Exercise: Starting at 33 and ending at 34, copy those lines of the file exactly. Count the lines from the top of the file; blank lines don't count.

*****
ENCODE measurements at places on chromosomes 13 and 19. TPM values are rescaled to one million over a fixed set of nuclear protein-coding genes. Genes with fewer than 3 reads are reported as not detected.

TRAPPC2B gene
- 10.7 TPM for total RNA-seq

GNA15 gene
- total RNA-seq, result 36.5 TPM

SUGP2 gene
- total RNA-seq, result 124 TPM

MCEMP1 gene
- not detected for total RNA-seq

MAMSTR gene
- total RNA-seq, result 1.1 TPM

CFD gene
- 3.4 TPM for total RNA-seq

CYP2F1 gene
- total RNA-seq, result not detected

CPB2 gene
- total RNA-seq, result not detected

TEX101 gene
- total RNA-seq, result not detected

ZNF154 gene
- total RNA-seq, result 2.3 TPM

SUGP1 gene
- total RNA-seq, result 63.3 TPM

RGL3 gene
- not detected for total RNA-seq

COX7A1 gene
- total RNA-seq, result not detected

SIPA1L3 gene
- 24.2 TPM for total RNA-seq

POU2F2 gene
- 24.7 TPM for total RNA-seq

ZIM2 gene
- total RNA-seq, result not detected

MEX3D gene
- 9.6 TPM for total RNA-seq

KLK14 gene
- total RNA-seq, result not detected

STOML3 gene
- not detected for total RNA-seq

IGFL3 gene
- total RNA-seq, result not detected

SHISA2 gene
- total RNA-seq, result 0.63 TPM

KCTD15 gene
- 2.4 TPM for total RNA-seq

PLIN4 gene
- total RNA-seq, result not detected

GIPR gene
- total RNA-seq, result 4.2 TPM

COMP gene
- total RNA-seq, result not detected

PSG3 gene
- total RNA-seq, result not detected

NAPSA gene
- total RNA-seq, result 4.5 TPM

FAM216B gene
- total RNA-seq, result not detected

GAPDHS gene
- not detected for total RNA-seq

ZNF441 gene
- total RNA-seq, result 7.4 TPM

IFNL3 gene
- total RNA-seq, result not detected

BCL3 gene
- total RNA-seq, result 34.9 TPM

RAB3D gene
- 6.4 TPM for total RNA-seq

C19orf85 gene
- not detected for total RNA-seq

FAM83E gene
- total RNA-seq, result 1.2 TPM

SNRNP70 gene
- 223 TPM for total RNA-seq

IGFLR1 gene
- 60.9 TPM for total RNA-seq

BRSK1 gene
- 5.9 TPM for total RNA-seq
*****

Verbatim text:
- total RNA-seq, result not detected

MEX3D gene